In order to help freshman make decisions about their issue areas for FYSOP, we’ve decided to highlight some stories about our own experiences in FYSOP. When I was a freshman, I volunteered with the elders issue area. Here’s my story.
Goddard House

FYSOP pushed me to step outside of my comfort zone. Originally, I had selected “children” as my number one issue area. Volunteering with children was something that I had always done—it was safe; it was easy. However, after being a member of the elders issue area freshman year, I am so glad I was given the opportunity to work with elders. The site visits opened my eyes to something I had never experienced before. On my first site visit to Goddard House, I volunteered to go up to the dementia ward. If I had understood what dementia was, I don’t think I would have had the courage to volunteer. When I walked in the room, I was so uncomfortable. I had no idea what to do or what to say. I walked over to a woman by the window with tears dripping down her face. I didn’t know if she’d be able to understand what I was saying or if she even wanted to talk to me at all. I told her a little bit about myself. She watched me closely but didn’t say anything. Feeling more uncomfortable, I asked her if I could get her anything. She smiled and told me I was just like her daughter. She said “she’s a dancer too”. I didn’t think she was listening. She was holding a small doll in her hand and gave it to me to hold. She didn’t say anything else, but the tears in her eyes slowed, and I realized that my company had changed her demeanor. She was calm and relaxed just having me sit next to her.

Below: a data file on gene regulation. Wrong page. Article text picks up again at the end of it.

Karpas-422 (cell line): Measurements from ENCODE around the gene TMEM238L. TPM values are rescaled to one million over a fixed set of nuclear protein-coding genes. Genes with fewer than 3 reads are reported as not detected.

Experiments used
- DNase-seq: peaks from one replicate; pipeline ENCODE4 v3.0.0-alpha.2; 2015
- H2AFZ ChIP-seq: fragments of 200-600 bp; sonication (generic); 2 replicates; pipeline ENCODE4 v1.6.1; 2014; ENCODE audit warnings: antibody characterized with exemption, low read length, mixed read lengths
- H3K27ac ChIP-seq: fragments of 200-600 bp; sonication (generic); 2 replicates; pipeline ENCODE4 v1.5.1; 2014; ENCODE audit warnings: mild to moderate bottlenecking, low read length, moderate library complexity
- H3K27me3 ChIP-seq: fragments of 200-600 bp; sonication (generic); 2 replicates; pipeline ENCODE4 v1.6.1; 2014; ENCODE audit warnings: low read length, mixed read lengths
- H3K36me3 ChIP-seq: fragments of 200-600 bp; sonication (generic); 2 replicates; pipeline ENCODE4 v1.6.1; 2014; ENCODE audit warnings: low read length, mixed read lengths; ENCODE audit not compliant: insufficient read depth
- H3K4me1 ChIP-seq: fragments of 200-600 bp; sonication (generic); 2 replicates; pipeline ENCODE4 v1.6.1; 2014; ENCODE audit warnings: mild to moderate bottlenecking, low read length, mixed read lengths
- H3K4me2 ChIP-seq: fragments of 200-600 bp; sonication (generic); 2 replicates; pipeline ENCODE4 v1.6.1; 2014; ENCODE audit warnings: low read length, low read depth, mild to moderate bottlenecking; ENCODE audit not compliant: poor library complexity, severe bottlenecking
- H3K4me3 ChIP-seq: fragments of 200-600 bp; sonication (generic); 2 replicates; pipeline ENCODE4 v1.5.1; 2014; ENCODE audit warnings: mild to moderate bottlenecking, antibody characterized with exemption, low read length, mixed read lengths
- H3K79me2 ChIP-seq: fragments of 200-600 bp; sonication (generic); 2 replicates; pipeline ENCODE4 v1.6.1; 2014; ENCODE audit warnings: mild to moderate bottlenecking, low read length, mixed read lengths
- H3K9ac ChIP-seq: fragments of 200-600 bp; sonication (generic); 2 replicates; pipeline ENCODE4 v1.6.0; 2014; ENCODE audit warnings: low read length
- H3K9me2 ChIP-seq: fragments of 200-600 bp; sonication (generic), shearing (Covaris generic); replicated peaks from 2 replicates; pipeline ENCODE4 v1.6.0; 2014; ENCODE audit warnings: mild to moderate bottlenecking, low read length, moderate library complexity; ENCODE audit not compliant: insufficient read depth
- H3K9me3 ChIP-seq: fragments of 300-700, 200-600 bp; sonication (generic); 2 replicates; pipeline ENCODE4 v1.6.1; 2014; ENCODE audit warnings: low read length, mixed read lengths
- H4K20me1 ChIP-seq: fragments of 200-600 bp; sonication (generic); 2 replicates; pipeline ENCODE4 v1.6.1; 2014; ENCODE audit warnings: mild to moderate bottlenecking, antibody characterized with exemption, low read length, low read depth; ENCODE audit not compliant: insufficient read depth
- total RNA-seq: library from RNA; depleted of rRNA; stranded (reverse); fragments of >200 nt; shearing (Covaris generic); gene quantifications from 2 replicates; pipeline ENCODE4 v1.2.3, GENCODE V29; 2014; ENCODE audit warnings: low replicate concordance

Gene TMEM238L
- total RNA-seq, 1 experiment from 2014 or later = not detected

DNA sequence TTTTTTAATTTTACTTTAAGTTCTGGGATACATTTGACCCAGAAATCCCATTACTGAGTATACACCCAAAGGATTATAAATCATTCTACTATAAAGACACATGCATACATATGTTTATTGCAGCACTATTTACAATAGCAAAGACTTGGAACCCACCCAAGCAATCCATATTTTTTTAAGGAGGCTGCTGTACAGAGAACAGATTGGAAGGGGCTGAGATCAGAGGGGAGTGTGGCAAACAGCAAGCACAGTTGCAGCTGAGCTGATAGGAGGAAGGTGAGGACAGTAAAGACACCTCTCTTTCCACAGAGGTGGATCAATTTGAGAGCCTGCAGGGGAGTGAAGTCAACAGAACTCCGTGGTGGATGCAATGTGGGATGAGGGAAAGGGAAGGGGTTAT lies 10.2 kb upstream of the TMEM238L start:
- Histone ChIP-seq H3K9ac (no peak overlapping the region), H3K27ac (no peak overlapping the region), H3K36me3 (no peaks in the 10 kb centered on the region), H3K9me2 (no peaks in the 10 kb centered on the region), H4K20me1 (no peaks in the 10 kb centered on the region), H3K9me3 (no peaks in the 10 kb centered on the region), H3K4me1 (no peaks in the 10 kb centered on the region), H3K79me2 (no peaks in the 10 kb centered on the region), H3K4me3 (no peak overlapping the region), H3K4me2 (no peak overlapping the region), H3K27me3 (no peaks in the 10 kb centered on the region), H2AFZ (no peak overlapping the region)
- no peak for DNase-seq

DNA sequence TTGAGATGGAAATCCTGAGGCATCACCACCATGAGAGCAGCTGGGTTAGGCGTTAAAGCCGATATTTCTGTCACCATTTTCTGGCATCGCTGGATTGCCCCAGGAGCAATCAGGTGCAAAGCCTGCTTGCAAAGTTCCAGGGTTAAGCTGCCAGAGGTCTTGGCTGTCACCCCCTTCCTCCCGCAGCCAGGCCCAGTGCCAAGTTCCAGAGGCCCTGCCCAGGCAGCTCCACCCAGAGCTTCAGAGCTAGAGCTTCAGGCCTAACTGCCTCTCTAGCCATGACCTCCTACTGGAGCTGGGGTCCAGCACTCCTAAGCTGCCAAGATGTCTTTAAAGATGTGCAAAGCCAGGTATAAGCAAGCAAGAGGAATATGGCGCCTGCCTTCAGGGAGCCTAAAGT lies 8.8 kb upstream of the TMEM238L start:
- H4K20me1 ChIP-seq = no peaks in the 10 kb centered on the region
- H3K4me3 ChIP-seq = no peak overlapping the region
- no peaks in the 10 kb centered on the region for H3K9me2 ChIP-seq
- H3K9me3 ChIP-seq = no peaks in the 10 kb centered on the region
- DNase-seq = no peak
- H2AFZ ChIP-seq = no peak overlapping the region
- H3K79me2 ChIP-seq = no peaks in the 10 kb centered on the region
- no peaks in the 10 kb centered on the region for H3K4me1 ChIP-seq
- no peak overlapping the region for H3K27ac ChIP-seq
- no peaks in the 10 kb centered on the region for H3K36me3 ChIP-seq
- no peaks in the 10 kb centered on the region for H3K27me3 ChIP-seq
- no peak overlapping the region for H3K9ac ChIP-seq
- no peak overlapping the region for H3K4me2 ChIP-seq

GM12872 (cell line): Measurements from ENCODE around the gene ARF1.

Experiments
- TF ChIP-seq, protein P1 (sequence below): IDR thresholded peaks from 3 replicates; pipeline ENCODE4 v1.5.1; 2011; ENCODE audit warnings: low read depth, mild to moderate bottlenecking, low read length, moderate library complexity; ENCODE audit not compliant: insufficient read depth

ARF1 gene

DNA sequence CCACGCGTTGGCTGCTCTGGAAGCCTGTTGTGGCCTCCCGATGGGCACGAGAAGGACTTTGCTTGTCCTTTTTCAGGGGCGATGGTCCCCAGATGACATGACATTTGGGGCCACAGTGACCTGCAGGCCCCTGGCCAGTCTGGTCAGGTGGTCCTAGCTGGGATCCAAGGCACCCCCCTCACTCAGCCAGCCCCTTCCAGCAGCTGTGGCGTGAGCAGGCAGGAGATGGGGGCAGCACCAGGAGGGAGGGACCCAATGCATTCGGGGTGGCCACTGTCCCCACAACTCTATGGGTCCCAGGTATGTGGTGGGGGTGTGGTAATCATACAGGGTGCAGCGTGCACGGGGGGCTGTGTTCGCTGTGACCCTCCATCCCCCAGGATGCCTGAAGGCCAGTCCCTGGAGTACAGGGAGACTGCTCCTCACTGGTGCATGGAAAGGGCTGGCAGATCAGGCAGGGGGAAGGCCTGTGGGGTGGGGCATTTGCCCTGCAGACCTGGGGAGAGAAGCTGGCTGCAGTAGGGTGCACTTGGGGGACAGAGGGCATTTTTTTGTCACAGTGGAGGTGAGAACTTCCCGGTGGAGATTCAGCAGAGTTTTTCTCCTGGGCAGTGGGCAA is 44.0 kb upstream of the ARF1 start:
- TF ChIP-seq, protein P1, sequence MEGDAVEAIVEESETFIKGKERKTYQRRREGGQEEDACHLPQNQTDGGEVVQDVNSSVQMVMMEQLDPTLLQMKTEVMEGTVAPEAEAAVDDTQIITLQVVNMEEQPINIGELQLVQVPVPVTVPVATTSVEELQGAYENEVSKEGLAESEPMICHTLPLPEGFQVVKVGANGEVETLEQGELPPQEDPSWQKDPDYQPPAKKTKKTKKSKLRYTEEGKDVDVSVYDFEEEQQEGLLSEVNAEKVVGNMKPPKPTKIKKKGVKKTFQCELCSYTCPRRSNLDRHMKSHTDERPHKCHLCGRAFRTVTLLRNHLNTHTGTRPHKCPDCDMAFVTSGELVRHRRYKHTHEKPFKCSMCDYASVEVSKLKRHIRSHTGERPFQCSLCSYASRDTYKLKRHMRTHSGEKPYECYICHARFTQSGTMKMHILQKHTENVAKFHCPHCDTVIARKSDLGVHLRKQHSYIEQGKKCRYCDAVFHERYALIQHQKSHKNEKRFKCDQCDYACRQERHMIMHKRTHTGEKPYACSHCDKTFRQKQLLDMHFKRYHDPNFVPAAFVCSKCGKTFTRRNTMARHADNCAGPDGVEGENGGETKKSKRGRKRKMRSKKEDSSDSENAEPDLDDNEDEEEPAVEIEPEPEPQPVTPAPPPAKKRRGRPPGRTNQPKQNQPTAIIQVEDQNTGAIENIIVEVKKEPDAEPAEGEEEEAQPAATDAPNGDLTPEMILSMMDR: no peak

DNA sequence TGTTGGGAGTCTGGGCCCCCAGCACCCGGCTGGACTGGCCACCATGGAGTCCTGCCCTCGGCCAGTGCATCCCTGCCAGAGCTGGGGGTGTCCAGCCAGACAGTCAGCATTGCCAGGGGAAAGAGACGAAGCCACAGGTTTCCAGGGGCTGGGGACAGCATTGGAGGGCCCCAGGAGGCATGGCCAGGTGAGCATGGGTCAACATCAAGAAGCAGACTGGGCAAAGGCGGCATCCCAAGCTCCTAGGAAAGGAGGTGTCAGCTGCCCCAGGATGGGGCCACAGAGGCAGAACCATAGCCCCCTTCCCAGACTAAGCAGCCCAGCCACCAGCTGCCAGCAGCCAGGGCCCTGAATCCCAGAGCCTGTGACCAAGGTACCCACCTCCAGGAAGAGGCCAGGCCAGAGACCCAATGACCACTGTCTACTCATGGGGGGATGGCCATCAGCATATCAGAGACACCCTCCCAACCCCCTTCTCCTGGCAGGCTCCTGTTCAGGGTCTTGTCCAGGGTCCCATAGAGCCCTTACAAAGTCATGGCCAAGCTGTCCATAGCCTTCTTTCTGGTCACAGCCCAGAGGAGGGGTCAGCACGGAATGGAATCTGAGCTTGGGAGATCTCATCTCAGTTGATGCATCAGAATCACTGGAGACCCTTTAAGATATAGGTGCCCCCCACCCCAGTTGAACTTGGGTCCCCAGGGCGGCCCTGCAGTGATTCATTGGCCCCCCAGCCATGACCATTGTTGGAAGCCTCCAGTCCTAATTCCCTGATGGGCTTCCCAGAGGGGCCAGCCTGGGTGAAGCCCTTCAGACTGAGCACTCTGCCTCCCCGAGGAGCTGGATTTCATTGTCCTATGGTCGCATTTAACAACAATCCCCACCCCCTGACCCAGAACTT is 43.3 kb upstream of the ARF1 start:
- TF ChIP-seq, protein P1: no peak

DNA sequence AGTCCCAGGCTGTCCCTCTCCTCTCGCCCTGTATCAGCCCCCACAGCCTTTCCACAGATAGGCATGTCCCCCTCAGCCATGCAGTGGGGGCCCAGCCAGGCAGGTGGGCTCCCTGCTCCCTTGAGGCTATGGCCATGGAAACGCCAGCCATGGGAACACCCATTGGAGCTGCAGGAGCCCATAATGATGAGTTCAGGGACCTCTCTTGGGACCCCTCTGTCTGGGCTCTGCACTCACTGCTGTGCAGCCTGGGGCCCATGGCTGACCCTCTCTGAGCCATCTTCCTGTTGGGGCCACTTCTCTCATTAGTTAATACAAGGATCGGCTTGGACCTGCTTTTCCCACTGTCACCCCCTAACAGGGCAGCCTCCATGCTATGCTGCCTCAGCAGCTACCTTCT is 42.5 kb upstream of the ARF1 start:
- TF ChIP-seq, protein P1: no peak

After lunch, I went downstairs to a lively bunch of elders ready to play games and chit chat. One of the senior citizens put in her Lady Gaga CD and insisted that we hold a dance party. I had a long chat with a Hispanic woman who didn’t speak any English. She was so excited to talk to me in Spanish because she never had the opportunity to speak to anyone except for her son when he came to visit.

On our ride back to BU that evening of our first site visit, I felt a little choked up. I could see that sadness in all of the residents’ eyes as I left the nursing home. After we left, they were alone again. I realized I had never considered how alone the elderly population can feel. I felt an obligation to this forgotten population. I am so glad I had the opportunity to be a part of the elders issue area. It forced me out of my comfort zone and showed me a population I had never before honestly considered. Those few moments of discomfort taught me something I could never possibly forget.

If you’d like to share your own story, we’d love to post it here to share it with the rest of our community!  Send us an email at bucsc@bu.edu.

 

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